Avance® Nerve Graft
Since Avance® Nerve Graft is available in a range of sizes; it can more readily be sized to match the nerve being repaired. Immediately upon implantation, Avance® Nerve Graft provides multiple empty open tubes that provide a physical scaffold for axon and cell in growth. Within hours, axons may begin sprouting but the decellularized matrix must first revascularize and repopulate with cells before any meaningful regeneration can occur (see Hours). Within days, SCs infiltrate from both stumps, grow into the empty tubes and align forming tube structures that guide axon regeneration across the nerve gap (see Days). Within weeks, many but not all of the SC tubes are filled with regenerating axons that have remyelinated. Axon regeneration is well distributed throughout the entire cross section of the graft because of the organization and even distribution of tubes throughout the tissue matrix (see Weeks). Over time these axons regenerate across the entire length of the graft and continue on to the target site e.g. muscle or skin. Over the next several months, these axons continue to mature (get thicker) and remyelinate (see Months) resulting in a new nerve segment that, depending on the injury and nerve being repaired, is closely sized to the recipient’s own nerve and is functional.3,5,6,7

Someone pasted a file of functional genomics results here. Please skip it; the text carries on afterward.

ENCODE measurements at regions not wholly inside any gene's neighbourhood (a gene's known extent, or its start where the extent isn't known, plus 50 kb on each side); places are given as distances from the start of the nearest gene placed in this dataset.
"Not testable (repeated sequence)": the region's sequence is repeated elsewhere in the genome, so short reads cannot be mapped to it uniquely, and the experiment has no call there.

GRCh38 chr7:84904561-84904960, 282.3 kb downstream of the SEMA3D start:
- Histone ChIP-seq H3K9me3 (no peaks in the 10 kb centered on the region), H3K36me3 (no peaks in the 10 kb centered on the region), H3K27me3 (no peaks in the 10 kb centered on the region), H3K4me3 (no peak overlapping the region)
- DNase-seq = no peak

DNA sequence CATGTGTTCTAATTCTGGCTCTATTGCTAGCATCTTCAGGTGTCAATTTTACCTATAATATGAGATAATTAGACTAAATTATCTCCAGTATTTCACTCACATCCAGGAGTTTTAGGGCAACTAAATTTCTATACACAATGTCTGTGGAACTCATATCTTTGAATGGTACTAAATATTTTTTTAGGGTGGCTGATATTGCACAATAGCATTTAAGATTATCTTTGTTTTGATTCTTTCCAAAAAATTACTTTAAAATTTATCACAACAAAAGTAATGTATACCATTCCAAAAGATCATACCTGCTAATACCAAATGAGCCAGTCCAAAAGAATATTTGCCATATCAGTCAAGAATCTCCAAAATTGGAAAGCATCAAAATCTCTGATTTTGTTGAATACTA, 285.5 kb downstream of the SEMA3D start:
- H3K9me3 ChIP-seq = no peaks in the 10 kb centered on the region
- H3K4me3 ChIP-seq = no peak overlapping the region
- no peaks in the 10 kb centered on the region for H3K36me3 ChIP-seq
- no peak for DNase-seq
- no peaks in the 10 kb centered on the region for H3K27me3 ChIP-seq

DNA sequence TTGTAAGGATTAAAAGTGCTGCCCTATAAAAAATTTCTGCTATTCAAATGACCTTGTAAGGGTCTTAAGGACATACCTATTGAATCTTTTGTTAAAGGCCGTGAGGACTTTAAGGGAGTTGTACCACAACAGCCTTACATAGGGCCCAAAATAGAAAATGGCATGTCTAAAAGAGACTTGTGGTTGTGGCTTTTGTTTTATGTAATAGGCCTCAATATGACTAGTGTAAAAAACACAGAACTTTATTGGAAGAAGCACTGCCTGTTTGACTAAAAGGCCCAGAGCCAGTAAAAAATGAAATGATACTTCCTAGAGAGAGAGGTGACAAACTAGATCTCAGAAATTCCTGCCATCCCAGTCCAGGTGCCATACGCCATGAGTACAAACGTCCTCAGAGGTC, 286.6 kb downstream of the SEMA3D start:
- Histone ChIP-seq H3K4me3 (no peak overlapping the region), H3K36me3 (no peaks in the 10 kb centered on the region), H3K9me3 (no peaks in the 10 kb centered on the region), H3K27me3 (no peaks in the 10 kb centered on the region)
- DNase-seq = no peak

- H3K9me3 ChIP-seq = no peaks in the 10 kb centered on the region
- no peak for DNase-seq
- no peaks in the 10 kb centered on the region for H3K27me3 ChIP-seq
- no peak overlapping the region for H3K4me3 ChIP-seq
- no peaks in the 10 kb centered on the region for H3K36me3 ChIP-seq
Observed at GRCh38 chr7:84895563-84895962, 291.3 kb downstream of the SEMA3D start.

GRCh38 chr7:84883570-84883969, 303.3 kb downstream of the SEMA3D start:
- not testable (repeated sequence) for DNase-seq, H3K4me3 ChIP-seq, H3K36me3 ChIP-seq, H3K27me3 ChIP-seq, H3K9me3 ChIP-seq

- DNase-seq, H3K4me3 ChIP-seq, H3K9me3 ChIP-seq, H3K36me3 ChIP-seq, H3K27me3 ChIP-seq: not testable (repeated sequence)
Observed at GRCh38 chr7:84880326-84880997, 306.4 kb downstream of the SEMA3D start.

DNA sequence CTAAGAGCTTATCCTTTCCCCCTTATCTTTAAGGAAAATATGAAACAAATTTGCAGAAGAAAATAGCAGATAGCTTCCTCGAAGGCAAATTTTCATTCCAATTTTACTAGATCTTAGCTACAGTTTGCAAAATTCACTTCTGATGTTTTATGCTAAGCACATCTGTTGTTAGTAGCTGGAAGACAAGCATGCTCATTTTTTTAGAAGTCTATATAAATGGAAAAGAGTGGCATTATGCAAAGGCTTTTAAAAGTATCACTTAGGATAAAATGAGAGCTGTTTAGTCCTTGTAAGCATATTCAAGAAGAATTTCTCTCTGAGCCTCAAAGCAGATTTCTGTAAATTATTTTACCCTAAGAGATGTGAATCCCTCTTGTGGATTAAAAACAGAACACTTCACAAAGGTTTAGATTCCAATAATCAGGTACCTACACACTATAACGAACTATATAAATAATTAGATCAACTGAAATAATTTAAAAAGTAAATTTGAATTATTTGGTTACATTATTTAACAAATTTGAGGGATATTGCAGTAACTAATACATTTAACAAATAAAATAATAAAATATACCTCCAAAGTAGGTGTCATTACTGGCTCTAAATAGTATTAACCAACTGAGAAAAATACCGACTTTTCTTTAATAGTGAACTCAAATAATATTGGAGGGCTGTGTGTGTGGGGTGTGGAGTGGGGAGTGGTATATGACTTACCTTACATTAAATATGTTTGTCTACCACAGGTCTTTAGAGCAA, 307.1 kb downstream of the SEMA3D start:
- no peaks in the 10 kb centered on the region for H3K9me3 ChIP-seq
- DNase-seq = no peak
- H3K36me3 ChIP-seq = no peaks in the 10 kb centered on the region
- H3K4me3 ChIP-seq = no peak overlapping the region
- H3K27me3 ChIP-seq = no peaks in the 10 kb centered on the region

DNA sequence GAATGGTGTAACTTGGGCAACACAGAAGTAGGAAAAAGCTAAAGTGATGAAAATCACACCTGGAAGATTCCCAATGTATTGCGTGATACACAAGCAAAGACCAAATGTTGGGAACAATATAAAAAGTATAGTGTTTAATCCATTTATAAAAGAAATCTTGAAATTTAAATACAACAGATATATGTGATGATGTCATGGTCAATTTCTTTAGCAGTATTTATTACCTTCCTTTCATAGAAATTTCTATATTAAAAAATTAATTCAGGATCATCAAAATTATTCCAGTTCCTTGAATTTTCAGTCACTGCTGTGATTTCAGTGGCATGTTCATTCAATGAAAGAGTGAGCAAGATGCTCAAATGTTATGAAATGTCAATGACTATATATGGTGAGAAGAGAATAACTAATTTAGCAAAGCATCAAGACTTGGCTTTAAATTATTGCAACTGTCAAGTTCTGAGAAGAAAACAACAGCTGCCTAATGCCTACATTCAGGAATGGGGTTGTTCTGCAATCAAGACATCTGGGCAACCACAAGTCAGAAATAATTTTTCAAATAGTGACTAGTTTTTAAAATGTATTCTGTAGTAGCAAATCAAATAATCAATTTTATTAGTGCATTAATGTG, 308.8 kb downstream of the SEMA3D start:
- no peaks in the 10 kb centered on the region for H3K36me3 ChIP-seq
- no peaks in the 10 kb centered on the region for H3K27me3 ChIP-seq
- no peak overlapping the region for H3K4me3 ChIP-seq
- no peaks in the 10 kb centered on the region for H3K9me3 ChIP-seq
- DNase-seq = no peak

- Meek MF and Coert JH. Clinical Use of Nerve Conduits in Peripheral Nerve Repair: Review of the Literature. J Reconstruct Microsurg. Feb 2002; 18(2):97-109.
- Lundborg G. A 25 Year Perspective of Peripheral Nerve Surgery: Evolving Neuroscientific Concepts and Clinical Significance. J Hand Surg. 2000; 25A: 391-414.
- AxoGen Internal Report: RD-001
- Dahlin LB and Lundborg G. Use of Tubes in Peripheral Nerve Repair. Neurosurg Clin N Amer. Apr 2001; 12(2): 341-352.
- Karabekmez FE, Duymaz A, Moran SL. Early Clinical Outcomes with the use of Decellularized Nerve Allograft for Repair of Sensory Defects Within the Hand. Hand (NY) 2009; 4(3): 245-9
- Whitlock EL, Tuffaha SH, Luciano JP, Yan Y, Hunter DA, Magill CK, Moore AM, Tong AY, Mackinnon SE, Borschel GH. Processed allografts and type I collagen conduits for repair of peripheral nerve gaps. Muscle Nerve. 2009; 39(6):787-99.
- Evans PJ, Midha R, Mackinnon S. The Peripheral Nerve Allograft: A Comprehensive Review of Regeneration and Neuroimmunology. Prog Neurobiol. 1994; 43: 187-23